caravanning

 

Crossing The Channel  

Prices for a return crossing are wide ranging and depend on season, day and time of travel. Midweek and night times usually attract the lowest fares. When ever you go, it is probably best to book as far ahead as possible to obtain the best price.

Some organisations such as the Caravan Club, Caravan & Camping Club, Camping Cheques and others offer discounted fares and even packages. These are well worth checking and comparing before you book.

The most popular and shortest crossing is Dover to Calais. This is also the cheapest fare. However, it might well be worth looking at the longer crossings which may well be more convenient if you are staying in certain regions of France, to cut down the driving distances and driving costs.

Booking in, getting on and off the ferry (or Eurotunnel train) is easy and driver friendly. Drivers should simply await and follow the instructions from the ferry operator's staff when booking in, boarding and leaving the ferry (or Eurotunnel train).

Very importantly, it is worth noting that LPG powered vehicles are not allowed on board the Eurotunnel trains. LPG bottles for caravans are allowed, as long as they are disconnected and isolated and strapped into the gas locker and well secured.

Service Areas & Rest Areas (Aires)

"Aires" are rest areas of differing and wide ranging facilities. These can be found quite often on both trunk roads and motorways, usually every 10 or 20 kms., or so. Some are fully serviced motorway service areas with fuel, restaurant and WC facilities with picnic and parking for caravans, whilst some are literally glorified lay-byes with just a picnic area.

When driving long distances, it is a good idea to use these areas as a rest stop after every 2 hours of driving or when getting tired so to keep alert and safe on the road. The fully serviced motorway service areas are of a much higher standard than we find in the UK with good quality food and refreshments.

However, an essential caution. Whilst the vast majority of visitors use these "aires" trouble free, it is sensible to be aware of your own well being and security, specially when using the smaller and quieter places for an overnight stop. Although busier places are safer, you might not get much sleep from the noise. Much better to plan an overnight stop at a campsite.
Over Night Stops

As stated before, it is safer and sensible to use a bona fide campsite for an over night stop over. The best ways of doing this are to either pre-book a campsite or just pull into one.

It is useful to know that most towns have a "camping municipal" campsite run and managed by the mayor (council). These are usually well sign posted on the roads into town and pre-booking is usually not necessary, even in peak season.

It is also worth while to start looking for a suitable stop over campsite by 5 pm or earlier in peak season. If you leave it much later, you risk not getting a pitch for the night.

For me, I limit myself to around 250 - 300 miles driving per day, stop for the day by about 3 pm and continue onwards the next day, after a good and safe night's sleep.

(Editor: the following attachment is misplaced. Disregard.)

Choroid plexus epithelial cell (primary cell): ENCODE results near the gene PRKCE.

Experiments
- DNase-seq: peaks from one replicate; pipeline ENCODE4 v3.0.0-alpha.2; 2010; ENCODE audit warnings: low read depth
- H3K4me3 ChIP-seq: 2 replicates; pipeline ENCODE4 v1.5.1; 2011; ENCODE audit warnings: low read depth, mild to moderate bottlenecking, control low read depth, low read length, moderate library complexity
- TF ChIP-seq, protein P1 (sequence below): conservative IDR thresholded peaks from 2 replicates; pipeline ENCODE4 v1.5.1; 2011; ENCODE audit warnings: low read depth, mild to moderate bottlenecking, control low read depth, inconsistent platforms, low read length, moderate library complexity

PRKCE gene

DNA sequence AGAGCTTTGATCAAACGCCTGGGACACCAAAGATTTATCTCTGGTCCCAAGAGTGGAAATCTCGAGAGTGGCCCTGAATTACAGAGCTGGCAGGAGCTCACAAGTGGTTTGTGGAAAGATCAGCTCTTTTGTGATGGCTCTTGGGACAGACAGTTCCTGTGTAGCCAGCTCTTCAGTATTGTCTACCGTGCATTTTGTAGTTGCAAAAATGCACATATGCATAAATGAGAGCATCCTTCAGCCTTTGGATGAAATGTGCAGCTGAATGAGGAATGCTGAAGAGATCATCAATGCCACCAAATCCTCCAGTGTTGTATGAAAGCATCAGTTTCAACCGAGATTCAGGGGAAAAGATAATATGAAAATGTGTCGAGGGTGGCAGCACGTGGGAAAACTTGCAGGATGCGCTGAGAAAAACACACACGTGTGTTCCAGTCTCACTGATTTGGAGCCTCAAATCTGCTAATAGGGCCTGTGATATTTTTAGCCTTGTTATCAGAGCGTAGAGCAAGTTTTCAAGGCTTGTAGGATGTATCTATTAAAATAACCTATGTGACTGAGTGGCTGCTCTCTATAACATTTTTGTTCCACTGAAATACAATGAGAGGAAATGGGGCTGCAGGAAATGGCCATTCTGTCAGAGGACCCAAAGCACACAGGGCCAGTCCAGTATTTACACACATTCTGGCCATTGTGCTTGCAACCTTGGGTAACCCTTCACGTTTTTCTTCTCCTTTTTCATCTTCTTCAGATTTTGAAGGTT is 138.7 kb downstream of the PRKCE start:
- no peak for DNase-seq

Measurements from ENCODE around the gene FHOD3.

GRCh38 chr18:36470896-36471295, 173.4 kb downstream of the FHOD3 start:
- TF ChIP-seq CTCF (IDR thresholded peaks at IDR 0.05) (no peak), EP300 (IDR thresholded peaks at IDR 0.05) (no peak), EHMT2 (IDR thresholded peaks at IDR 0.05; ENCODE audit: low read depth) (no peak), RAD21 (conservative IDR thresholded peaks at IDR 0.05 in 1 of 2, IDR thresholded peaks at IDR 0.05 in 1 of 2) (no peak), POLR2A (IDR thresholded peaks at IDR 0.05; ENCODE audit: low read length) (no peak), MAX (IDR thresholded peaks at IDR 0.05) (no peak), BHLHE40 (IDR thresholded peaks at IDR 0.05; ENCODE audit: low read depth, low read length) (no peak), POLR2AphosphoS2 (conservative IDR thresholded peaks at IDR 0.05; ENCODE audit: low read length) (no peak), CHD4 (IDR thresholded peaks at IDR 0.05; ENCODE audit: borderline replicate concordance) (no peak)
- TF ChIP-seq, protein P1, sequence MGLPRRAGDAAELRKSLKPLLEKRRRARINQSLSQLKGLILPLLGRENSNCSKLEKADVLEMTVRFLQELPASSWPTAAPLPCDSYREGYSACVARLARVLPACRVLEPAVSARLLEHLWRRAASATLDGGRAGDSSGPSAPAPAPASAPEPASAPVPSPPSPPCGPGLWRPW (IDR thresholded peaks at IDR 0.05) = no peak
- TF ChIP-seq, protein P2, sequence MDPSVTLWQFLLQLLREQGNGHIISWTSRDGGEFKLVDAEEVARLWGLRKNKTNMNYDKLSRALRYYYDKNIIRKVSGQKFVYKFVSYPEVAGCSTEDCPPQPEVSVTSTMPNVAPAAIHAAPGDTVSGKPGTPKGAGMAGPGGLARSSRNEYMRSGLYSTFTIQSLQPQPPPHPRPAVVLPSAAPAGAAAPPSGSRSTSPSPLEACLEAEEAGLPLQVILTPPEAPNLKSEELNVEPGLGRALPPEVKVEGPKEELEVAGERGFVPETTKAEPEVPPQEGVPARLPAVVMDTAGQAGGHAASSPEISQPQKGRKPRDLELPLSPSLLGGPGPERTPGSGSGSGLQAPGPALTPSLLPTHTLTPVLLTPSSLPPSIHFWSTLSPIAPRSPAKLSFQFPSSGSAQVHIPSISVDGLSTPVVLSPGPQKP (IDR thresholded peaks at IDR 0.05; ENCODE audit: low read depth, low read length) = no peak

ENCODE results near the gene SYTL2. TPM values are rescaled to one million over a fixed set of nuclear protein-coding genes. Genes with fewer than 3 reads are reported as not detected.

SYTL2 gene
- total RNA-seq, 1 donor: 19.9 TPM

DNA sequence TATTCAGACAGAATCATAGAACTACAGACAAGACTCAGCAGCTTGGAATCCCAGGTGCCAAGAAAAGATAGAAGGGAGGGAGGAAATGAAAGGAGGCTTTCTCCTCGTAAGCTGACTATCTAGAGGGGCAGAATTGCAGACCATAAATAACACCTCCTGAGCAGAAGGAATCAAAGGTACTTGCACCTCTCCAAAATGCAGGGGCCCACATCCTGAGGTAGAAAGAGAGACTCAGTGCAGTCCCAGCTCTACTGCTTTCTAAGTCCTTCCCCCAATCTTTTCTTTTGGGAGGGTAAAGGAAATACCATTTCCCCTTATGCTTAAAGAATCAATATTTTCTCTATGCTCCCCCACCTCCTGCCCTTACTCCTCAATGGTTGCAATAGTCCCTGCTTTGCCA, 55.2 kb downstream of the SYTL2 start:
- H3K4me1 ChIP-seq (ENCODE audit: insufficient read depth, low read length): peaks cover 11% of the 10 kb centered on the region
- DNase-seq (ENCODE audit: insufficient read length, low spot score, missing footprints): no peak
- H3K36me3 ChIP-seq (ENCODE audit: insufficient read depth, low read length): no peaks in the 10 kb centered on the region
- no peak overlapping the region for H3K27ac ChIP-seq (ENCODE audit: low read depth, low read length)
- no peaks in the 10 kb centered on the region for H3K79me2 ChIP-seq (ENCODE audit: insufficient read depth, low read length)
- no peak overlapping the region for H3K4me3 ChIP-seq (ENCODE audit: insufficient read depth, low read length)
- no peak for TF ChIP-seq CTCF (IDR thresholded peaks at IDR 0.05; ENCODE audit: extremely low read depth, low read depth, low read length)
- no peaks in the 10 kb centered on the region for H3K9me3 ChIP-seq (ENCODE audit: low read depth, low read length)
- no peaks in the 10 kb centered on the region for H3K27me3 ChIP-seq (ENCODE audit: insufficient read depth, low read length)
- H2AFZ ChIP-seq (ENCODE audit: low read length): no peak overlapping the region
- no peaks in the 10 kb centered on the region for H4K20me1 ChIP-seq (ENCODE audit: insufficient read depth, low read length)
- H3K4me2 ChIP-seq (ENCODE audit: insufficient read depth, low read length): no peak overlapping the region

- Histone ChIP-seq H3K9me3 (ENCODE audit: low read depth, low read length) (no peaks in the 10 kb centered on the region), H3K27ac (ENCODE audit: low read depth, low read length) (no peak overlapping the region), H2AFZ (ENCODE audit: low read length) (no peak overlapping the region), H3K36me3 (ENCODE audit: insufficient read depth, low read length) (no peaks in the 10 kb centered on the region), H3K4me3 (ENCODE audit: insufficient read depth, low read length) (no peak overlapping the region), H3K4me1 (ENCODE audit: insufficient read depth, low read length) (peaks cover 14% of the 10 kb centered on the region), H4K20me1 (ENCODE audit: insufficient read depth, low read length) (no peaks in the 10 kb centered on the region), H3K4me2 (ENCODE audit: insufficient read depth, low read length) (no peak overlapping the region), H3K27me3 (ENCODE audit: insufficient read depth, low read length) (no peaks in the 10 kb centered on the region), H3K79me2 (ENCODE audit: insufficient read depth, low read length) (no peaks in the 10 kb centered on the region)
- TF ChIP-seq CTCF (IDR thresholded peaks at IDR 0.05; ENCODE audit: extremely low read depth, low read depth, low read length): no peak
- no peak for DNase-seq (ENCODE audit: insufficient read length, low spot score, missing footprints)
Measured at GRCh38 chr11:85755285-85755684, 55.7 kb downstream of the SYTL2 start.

ADVICE AND INFORMATION

A Guide To The Basic Essentials Travelling in Europe
By laurie

With the first timer in mind, the following is a guide, for those basic essentials needed to make sure your caravan holiday and driving in France will be as pleasurable, safe and trouble free as possible.

Checklist & Paper Work

Do take the paper work needed just in case a policeman requests it or if needed in case of accident or break down.

V5 Car registration document (photocopy not accepted).
Letters of permission for use abroad (if a company car and / or lease / contract hire car).
MOT certificate (photocopy not accepted).
Car insurance certificate, valid for EU (Green Card may be required in some cases).
Accident report form -(French & English dual versions available from insurers).

European health card (for state medical cover abroad).
Personal travel insurance (include any relevant sports / activity cover).

Car & Caravan break down insurance (valid for the period of stay abroad).

Passports (must be valid for return date to UK).
Money (Euros), ATM cash card, credit card, travellers cheques.
CCI card (useful to use at campsites instead of your passport).
Camping Cheques - paper or Gold Card (if using discounted campsites scheme).
ACSI card (if using discounted campsites scheme).
Channel crossing booking confirmation.
Campsite booking confirmation (booking recommended for peak season).
GB stickers for car and caravan (not required if number plate is of EU type).
Towing mirrors.
Headlight beam deflectors
Sat Nav (pre-programme destination & suitable routes).
Road maps (look up the French road signs and meanings. Back up for Sat Nav).
Directions to camp site / destinations (back up for Sat Nav).
Spare bulb kit for car / caravan.
First aid kit.
Fire extinguisher.
Warning triangle.
High visibility vests (in case of breakdown).
Mobile phone (pre-programme emergencies numbers).
Camp site guide book(s).
Caravan Club Guide to Europe Volume One.
French phrase book.
Caravan hook up leads (2x25 metres as some EHU posts are some distance from the pitch).
Continental To Euro adapter for hook up lead (2 pin to 3 pin).
Reverse polarity plug in tester.
Reverse polarity adapter lead.

Driving & Towing In France

Remember to drive on the right.

Remember to give way to the left on roundabouts.

This seems quite strange at first but becomes quite easy after just a few miles.

Most of France uses the internationally recognised road signs that are similar as those in the UK. The essential difference is that the explanation will be in French. Most good French road maps show these signs and their meanings, so it would be well worth learning them.